The 2012 proxy season evidences the fact that many retail and institutional shareholders continue to be actively involved in looking out for what they perceive to be the best interests of companies in which they have invested their capital. In particular, shareholders continue to show an interest in being able to have a say in who serves as a director, whether that be by means of a proxy contest (or threatened proxy contest), submitting a nominee for consideration as a director or submitting a shareholder proposal to amend the company’s charter documents to allow qualified shareholders to place a director nominee on the company’s annual proxy statement (so-called “proxy access” proposals).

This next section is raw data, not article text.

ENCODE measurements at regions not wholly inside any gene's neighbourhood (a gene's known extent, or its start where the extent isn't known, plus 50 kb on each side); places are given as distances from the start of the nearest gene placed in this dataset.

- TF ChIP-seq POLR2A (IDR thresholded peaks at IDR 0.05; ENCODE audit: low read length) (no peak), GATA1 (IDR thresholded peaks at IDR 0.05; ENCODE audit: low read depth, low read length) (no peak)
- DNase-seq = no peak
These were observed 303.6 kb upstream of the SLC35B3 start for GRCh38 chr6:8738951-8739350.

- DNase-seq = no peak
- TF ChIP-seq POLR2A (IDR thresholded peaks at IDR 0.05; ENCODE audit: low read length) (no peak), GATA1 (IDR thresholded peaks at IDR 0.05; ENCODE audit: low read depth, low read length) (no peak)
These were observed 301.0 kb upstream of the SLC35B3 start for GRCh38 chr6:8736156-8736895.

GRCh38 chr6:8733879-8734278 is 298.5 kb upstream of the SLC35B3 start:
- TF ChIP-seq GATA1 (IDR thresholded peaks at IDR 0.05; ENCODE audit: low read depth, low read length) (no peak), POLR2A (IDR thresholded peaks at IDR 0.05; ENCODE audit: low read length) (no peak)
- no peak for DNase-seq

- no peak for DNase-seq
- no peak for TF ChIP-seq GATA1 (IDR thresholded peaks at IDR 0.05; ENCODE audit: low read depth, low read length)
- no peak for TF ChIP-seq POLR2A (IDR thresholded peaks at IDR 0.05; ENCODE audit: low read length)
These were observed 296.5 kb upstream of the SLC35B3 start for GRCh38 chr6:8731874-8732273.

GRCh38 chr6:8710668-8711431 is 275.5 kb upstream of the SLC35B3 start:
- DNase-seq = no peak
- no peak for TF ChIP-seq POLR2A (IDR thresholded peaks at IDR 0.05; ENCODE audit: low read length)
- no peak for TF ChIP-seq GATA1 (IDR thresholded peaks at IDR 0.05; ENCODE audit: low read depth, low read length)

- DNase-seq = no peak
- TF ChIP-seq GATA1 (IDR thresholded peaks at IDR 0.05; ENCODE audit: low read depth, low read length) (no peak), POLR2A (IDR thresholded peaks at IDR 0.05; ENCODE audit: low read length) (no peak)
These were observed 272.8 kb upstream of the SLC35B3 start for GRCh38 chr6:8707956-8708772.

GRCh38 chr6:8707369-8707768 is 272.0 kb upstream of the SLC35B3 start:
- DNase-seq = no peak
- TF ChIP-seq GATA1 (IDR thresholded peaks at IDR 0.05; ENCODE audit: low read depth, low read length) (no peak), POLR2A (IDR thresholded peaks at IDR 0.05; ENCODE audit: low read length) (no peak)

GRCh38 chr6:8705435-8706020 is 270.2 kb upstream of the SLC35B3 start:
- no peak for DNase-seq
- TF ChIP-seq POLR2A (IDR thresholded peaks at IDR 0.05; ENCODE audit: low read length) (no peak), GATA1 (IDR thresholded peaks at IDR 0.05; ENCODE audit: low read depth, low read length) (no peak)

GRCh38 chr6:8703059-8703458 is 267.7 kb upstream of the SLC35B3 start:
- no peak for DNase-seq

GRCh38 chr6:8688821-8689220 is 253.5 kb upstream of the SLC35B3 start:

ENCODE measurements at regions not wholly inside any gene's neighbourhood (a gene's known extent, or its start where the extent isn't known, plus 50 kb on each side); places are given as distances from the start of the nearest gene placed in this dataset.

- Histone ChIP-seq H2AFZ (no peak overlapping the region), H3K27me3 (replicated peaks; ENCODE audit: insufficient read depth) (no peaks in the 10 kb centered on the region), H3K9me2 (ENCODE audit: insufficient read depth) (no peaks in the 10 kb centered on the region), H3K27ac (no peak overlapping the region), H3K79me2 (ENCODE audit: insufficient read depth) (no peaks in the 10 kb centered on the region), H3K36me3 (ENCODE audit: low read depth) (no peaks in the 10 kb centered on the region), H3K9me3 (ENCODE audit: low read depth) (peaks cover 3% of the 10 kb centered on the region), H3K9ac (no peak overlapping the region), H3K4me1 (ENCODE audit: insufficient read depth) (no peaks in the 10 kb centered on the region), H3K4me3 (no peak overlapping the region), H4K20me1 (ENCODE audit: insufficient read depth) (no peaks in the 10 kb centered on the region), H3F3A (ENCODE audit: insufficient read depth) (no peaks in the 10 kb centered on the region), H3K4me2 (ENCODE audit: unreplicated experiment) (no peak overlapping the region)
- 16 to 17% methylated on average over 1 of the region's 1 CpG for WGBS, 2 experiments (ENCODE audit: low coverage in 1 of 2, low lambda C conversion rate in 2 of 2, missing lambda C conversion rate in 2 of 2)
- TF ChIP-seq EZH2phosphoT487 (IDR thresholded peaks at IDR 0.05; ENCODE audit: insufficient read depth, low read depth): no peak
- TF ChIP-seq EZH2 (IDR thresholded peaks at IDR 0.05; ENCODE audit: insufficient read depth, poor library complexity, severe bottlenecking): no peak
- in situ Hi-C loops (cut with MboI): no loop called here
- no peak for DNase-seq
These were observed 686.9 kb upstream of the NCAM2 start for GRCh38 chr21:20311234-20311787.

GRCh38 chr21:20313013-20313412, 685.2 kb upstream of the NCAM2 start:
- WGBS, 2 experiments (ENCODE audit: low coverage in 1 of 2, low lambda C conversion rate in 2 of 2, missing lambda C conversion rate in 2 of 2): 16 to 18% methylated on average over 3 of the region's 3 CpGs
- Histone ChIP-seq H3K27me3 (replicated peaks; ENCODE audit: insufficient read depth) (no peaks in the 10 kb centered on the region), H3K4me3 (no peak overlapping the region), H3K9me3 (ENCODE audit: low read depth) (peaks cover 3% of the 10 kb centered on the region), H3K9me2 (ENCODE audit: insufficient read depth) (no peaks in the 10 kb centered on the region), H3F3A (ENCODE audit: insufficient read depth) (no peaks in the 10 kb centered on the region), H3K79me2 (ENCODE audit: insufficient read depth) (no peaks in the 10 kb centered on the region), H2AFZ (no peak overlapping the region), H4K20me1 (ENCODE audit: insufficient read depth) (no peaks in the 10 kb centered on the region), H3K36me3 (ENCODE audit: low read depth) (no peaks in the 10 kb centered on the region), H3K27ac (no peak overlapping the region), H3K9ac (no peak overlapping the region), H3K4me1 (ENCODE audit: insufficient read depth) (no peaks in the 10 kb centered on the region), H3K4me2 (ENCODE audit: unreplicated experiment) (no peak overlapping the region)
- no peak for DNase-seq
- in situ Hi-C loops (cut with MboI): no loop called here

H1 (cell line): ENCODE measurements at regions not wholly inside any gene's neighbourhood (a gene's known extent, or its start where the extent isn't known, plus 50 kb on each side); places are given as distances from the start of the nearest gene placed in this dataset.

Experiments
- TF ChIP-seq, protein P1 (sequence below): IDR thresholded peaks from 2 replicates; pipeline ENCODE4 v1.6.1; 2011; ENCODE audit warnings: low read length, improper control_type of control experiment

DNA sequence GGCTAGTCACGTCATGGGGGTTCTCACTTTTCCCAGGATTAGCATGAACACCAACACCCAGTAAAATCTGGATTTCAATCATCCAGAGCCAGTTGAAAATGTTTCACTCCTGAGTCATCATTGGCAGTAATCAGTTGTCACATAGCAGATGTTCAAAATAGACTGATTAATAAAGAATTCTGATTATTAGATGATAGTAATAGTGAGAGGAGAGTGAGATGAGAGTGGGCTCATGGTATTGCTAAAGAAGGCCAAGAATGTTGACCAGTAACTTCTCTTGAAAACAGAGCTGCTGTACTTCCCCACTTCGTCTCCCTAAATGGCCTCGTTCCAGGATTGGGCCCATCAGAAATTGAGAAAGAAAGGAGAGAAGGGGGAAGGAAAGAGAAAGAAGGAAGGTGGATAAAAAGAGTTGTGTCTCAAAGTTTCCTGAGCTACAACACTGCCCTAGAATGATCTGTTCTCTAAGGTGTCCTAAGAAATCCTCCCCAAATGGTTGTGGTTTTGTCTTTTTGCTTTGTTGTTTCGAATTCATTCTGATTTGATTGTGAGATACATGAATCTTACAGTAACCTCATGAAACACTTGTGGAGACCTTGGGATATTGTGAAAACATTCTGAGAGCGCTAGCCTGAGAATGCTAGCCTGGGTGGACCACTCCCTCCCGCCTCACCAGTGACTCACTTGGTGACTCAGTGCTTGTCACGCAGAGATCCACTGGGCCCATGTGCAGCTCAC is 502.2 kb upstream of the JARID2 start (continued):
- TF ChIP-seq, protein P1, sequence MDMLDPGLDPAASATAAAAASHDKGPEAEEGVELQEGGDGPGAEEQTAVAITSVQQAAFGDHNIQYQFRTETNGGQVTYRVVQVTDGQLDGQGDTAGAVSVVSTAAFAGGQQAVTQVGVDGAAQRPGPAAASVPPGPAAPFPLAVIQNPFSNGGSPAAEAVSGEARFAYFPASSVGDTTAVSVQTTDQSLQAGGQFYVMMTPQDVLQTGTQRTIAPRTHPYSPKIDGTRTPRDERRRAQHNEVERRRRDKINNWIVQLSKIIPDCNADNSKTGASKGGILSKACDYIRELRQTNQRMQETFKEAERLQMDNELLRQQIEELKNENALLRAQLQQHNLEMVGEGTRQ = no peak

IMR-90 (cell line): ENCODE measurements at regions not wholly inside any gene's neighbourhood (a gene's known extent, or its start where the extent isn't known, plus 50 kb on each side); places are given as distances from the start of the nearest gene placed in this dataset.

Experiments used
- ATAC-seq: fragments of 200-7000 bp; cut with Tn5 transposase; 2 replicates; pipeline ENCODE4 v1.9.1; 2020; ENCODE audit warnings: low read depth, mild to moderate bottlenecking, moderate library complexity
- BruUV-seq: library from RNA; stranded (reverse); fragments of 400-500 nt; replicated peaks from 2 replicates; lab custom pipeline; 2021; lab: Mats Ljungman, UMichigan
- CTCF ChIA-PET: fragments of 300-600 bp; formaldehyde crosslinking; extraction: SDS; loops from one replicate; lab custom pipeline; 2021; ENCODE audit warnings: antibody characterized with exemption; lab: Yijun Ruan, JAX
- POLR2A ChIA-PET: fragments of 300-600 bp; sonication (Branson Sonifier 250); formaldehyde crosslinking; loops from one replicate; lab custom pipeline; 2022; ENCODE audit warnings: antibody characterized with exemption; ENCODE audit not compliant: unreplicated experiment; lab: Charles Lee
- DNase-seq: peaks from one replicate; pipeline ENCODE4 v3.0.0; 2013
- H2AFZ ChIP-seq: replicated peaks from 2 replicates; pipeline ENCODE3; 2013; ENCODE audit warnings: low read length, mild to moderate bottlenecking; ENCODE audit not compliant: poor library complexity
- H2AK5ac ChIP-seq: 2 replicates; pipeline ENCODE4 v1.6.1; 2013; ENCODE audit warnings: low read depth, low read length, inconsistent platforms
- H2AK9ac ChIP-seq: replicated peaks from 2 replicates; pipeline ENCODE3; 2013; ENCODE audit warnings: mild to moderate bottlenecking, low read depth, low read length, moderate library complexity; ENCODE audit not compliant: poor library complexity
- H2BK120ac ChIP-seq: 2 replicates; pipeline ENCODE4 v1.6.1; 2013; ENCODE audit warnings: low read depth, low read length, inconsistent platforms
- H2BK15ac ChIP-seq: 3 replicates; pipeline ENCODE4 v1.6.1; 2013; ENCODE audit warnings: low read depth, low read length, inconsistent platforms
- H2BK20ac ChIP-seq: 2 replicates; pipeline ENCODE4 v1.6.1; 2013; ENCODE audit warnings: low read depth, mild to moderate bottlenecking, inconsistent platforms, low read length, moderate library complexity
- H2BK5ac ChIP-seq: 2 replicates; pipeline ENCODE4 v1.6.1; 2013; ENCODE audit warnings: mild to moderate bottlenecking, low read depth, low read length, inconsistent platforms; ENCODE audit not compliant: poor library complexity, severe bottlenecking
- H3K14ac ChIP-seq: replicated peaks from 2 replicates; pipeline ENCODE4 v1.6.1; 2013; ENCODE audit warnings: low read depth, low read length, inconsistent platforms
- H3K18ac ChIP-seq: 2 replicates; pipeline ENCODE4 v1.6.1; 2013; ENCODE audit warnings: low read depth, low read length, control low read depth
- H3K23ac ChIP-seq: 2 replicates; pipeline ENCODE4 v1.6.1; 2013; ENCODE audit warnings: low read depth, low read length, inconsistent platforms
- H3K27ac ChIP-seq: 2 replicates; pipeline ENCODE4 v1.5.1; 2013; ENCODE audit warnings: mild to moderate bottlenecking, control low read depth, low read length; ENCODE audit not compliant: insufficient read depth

With regard to proxy access proposals, it seems likely the pace of such proposals will increase over the next few years. Indeed, two such proposals recently won shareholder approval, and this will likely encourage other shareholders to push for proxy access, particularly at small and mid-size companies where shareholders believe they can have an immediate impact. While the pace of such proposals will likely increase, it is also probable that companies will continue to resist such proposals and will not file their own proxy access proposals or agree to accept and enact proxy access proposals instead of having the proposals go to a shareholder vote.